|<< Back to OSHA Technical Manual (OTM) Table of Contents
[Updated 06/24/2008 (08-05 (TED 01))]
||Effective Date: 1/20/1999
Directive Number: TED 01-00-015 [TED 1-0.15A]
SAMPLE SHIPPING AND HANDLING
- Shipping Instructions
- Federal Shipping Regulations
This chapter contains sample handling, packaging, and shipping instructions to be used by OSHA Compliance Safety and Health Officers (CSHOs) to ship industrial hygiene, safety and construction samples to the Salt Lake Technical Center (SLTC). Certain Department of Transportation (DOT) regulations, 49 Code of Federal Regulations (CFR) or regulations described in the International Air Transport Association (IATA) Dangerous Goods Regulations Manual, may apply to the shipment of materials. The SLTC has experts that have received training in shipment of these materials. OSHA CSHOs should contact the SLTC for guidance in these matters if they have any questions. Serious fines can be assessed for the improper shipment of hazardous materials.
Samples sent to the SLTC shall be packaged together with a copy of Form OSHA-91A. In order to protect the chain of custody, all compliance samples must be shipped with some form of tracking, either U.S. Postal Service (USPS) certified mail, or comparable service by a private carrier. If a sample cannot be shipped to the SLTC by USPS certified mail, an alternate mode of shipment (Federal Express, Emery Air Express, United Parcel Service, etc.) can be used. In certain cases, overnight shipment is necessary. Examples include certain hexavalent chromium and methyl ethyl ketone peroxide samples. Consult OSHA's Chemical Sampling Information file or contact the SLTC for guidance.
At the time of this revision, the noted shipping agencies offer several convenient services to assist CSHOs when preparing to ship samples. For instance, USPS offers mailing boxes for Priority Mail packages at no cost. The only charge is the cost of Priority Mail service. Priority Mail cost is the same as first class mail for weights over 11 ounces. Local post offices will deliver a pre-requested number of boxes as part of a regular subscription service. Extra boxes can be obtained at local post offices. Federal Express also provides shipping boxes at no cost and they will also accept any box with their shipping label.
- SHIPPING INSTRUCTIONS
Safe shipping begins in the field when the CSHO starts to collect the desired
substance or material to be shipped and analyzed at SLTC. Every effort should
be made to keep the exterior of the container free of the substance being
sampled. This will prevent taking unwanted material back to the area office as
well as minimize the potential hazard to SLTC personnel who open the shipping
package and begin removing samples for evaluation.
Be certain that each sample is properly sealed with a Form OSHA-21 label and
is accompanied with a properly completed Form OSHA-91A. Samples should be
shipped in boxes or other sturdy containers with sufficient packing material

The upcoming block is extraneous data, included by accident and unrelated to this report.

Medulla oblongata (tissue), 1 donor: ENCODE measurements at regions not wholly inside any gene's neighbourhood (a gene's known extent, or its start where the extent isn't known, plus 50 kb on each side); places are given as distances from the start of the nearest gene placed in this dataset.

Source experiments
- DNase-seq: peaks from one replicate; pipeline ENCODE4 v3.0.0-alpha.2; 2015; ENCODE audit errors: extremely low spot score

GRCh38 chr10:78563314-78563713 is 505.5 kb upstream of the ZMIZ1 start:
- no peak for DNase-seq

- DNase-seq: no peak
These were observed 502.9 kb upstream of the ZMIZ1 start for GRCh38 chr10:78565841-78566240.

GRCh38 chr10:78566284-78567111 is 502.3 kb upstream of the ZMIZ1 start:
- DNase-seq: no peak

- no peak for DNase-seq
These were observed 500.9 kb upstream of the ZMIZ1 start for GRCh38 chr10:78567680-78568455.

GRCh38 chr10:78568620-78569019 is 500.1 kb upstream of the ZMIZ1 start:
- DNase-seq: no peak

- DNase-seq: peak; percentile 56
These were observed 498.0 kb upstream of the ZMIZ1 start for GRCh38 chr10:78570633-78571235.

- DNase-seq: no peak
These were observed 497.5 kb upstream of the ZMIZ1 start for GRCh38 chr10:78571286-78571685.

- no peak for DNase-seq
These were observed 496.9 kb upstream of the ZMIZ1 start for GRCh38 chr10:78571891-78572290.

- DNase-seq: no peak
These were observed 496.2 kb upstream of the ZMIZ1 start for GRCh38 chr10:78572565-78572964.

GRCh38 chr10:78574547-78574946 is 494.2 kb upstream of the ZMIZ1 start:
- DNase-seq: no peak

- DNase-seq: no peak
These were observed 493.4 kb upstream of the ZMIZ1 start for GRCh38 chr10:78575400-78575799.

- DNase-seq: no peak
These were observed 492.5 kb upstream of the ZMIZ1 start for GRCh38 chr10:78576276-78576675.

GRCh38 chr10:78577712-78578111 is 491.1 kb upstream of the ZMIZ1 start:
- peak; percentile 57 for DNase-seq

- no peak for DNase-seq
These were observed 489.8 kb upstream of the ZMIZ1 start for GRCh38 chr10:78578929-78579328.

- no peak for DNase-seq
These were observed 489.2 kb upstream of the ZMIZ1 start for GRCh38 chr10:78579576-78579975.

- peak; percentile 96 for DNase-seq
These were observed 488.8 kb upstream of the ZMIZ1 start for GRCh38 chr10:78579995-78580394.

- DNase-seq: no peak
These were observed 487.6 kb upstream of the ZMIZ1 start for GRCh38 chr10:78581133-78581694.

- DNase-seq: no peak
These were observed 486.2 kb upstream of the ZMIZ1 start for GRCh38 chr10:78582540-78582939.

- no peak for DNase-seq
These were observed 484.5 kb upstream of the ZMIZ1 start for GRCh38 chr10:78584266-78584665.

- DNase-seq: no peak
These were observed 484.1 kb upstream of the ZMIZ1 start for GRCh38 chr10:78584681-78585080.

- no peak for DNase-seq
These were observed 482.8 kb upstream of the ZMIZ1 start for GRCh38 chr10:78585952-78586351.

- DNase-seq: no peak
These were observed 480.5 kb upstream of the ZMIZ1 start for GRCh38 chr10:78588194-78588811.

to fill the box. Samples should be placed in proper containers (e.g., bulk
samples in 20-milliliter (mL) scintillation vials). Do not ship bulk samples
with air samples.
A. Filter Cassette Samples
Samples should be placed in a plastic bag. Do not use or place expanded
polystyrene packing (StyrofoamTM) or any static-producing materials, such as
polycarbonate, polytetrafluoroethylene (PTFE or TeflonTM), polyvinyl chloride
(PVC) and polystyrene plastic in containers with asbestos or other fibrous air
samples. Do not use vermiculite. Loose vermiculite packaging material is not
recommended due to its potential contamination of the sample cassette with
excessive dust, and its tendency to attract a static charge which could affect
the fiber count. Corn starch "peanuts," excelsior (shredded wood fiber) and
some anti-static commercial products do not produce static electricity.
B. Diffusive and Adsorbent Tube Samplers
Sampling tubes should be bundled with a rubber band or placed in a plastic bag
so that they cannot separate and get lost in the packaging material. Diffusive
samplers must be properly closed with the manufacturer-supplied components.
C. Impinger or Fritted Glass Bubbler Samples
Transfer the solution from each impinger or bubbler to a separate 20-mL glass
vial. When filling containers with liquids, leave sufficient space at the top
of the container to allow for expansion of the liquid. Ensure that the cap
contains the proper liner (e.g., PolySealTM, PTFE, etc.). Tighten the cap
snugly, and with the vial upright, wrap elastic tape clockwise around the cap
so that the tape will tighten the cap. Also, verify that the cap liner is not
warped due to over-tightening.
Ship samples by USPS certified mail if they are not hazardous according to
DOT/IATA regulations. If the sampling solution was provided by the SLTC and it
is a hazardous material according to DOT/IATA regulations, an instruction
sheet describing the required labeling and packaging for return shipment is
provided. Examples of some hazardous materials include isopropyl and methyl
alcohols; hydrochloric, sulfuric, and sulfamic acids; and hydroxyl ammonium
chloride-sodium hydroxide mixed solution. OSHA CSHOs should contact the SLTC
for assistance if they have questions about shipping the material.
D. Wipe Samples
Wipe samples/filters should be shipped in 20-mL glass scintillation vials. If